Cycling Reminders to Keep You and Other Cyclists Safe When on the Road Together

Recently, on the St. Pete Bike Club newsletter, there have been concerns about some riders’ group riding habits. Even our best riders can benefit from this review. The following is just an initial list of things a cyclist should never do when riding with a group. There are other “no no’s”, but these are a start:

  1. Never pass a slower group, or individual, on the road without announcing your presence. An “on your left” is appropriate to notify others of your approach. And leave a bit of space between you and the passee.
  2. Never pull up behind another rider to draft without letting them know you are there. Some riders are not good at group riding, and may think ill of you entering their space without permission.
  3. Never check your phone while riding or, for that matter, your play list. It goes without saying not to text while riding either, especially when in a group.
  4. Earbuds in both ears: DON’T DO IT! This behavior ranks right up there with running red lights as extremely dangerous. You need to be able to hear what’s going on around you; if you must, use only one ear. (Read more in this article.)
  5. Always use your gears when stopping in a group. If you stay in a big gear, you impact everyone behind you when you restart.
  6. Consider using both front and rear lights, day or night. During daytime, riding to the far right side of the road, where we are required to ride, sometimes makes us all but invisible to approaching vehicles. Lights on, especially in strobe setting, can make the difference between a ride on the bike and an emergency transport to the nearest hospital.
  7. Finally, check your auto insurance policy to make sure you carry uninsured/underinsured motorists coverage. Your auto insurance covers you while on your bike if struck by a vehicle, and, especially if it turns out to be a hit and run, that coverage will be the only liability coverage you can look to for your injuries. It also provides coverage if the at-fault driver has insufficient liability coverage for your injuries. Get the highest limit you can afford; this protects you, not the other guy.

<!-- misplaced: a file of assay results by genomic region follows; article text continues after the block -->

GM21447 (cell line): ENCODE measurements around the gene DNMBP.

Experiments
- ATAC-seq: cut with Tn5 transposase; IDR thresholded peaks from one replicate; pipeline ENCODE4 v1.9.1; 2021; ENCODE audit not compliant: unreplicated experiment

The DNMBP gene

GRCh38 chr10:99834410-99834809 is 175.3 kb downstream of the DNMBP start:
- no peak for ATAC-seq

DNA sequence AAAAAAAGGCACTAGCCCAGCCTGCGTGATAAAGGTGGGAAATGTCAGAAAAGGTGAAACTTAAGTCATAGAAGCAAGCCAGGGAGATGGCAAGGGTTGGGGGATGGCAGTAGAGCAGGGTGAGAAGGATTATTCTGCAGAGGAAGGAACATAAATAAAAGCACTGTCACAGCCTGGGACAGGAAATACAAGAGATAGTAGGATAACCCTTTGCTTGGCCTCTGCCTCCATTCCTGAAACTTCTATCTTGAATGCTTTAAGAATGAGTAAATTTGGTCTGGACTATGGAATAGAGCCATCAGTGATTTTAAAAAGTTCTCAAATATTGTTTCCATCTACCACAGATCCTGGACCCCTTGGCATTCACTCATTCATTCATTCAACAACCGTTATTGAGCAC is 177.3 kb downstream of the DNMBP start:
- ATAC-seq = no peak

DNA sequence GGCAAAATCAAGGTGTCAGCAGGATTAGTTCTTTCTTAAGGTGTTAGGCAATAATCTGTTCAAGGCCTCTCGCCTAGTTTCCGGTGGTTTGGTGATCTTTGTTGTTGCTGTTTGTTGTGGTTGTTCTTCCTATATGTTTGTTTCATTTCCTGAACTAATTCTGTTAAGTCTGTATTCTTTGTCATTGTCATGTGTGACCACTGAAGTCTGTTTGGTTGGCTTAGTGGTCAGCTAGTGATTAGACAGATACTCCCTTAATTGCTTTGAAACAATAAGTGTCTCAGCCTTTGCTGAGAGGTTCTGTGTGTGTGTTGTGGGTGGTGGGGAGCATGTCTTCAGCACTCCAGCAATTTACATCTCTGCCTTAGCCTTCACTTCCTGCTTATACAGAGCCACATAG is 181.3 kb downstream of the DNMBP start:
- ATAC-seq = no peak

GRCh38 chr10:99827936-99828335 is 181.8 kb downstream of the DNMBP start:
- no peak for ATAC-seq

As always, be safe out there.

Earbuds: Leave Them at Home for Your Safety, But, If You Insist…

There are numerous articles flying around about earbud use by cyclists; I’m noticing more and more cyclists using them on the roads. Let me first state, I am categorically against the use of anything that might distract you in any way from the dangers presented by motorists and other cyclists. We need 100% of our faculties to avoid an injury, or worse. Wearing my attorney hat for a moment, any defense attorney will relish attacking you as a cycling victim of a car, based on your having earbuds. Even the safest earbuds won’t be understood by a jury.

Let me first confirm that in Florida, it is illegal to wear earbuds in both ears. So at the very least, you should never have more than one in your ears, never two.

When passing a cyclist with earbuds in both ears, give an extra wide berth to make the pass. Even yelling “on your left” is not likely to be heard; same goes with approaching a pedestrian.

I’m aware of bone conduction headphones, and aware of the argument they may be much safer, because they rest on the bone outside and to the side of your ear, not within your ear. It is my opinion that until the Florida Legislature addresses this type, it will still be illegal to use them in both ears.

We already know of friends, sometimes loved ones, severely injured by motor vehicles: why would you not want every opportunity to hear what’s going on around you? And even when riding on a trail, you still make it less likely to hear another cyclist coming. Just common sense, folks. None of us wants to be a statistic. Tuning out your senses by tuning in music while on your bike is asking for trouble.

If you insist on using some form of earbud, check out the Bluetooth wireless bone conduction headphones on the market. At least this design doesn’t block sound from entering your ear; although, it will still dilute it to the point of adding another level of danger to your riding.

Finally, when on a group ride, please, please remove them so you can hear others, and others can talk to you. It’s about safety first. Not just your safety, but the safety of everyone around you. Be safe out there.